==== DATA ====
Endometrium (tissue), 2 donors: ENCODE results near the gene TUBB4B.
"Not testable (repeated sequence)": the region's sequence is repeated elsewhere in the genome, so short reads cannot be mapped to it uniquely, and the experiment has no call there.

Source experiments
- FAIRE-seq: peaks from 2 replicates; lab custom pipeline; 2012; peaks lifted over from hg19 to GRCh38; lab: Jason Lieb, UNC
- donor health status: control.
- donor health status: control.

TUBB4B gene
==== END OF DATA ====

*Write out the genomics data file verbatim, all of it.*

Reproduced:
Endometrium (tissue), 2 donors: ENCODE results near the gene TUBB4B.
"Not testable (repeated sequence)": the region's sequence is repeated elsewhere in the genome, so short reads cannot be mapped to it uniquely, and the experiment has no call there.

Source experiments
- FAIRE-seq: peaks from 2 replicates; lab custom pipeline; 2012; peaks lifted over from hg19 to GRCh38; lab: Jason Lieb, UNC
- donor health status: control.
- donor health status: control.

TUBB4B gene